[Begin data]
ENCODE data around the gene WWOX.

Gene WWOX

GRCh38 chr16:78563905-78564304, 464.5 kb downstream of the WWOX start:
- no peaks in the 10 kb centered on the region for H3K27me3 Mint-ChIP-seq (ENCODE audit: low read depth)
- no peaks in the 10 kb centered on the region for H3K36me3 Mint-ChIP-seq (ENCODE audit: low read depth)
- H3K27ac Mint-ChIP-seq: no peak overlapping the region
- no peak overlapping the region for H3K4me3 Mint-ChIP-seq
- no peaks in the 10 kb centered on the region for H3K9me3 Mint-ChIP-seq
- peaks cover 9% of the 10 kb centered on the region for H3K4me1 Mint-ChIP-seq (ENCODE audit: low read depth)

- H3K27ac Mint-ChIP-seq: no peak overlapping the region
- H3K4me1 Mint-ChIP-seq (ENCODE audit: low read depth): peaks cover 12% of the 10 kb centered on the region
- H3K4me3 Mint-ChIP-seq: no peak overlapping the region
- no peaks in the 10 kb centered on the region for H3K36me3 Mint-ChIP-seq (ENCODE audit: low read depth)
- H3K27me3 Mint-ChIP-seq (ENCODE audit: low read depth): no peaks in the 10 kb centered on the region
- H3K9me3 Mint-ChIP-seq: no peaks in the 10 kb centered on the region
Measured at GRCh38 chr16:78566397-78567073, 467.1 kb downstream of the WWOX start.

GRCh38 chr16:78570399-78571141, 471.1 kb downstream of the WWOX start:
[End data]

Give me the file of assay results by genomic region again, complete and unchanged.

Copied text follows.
ENCODE data around the gene WWOX.

Gene WWOX

GRCh38 chr16:78563905-78564304, 464.5 kb downstream of the WWOX start:
- no peaks in the 10 kb centered on the region for H3K27me3 Mint-ChIP-seq (ENCODE audit: low read depth)
- no peaks in the 10 kb centered on the region for H3K36me3 Mint-ChIP-seq (ENCODE audit: low read depth)
- H3K27ac Mint-ChIP-seq: no peak overlapping the region
- no peak overlapping the region for H3K4me3 Mint-ChIP-seq
- no peaks in the 10 kb centered on the region for H3K9me3 Mint-ChIP-seq
- peaks cover 9% of the 10 kb centered on the region for H3K4me1 Mint-ChIP-seq (ENCODE audit: low read depth)

- H3K27ac Mint-ChIP-seq: no peak overlapping the region
- H3K4me1 Mint-ChIP-seq (ENCODE audit: low read depth): peaks cover 12% of the 10 kb centered on the region
- H3K4me3 Mint-ChIP-seq: no peak overlapping the region
- no peaks in the 10 kb centered on the region for H3K36me3 Mint-ChIP-seq (ENCODE audit: low read depth)
- H3K27me3 Mint-ChIP-seq (ENCODE audit: low read depth): no peaks in the 10 kb centered on the region
- H3K9me3 Mint-ChIP-seq: no peaks in the 10 kb centered on the region
Measured at GRCh38 chr16:78566397-78567073, 467.1 kb downstream of the WWOX start.

GRCh38 chr16:78570399-78571141, 471.1 kb downstream of the WWOX start: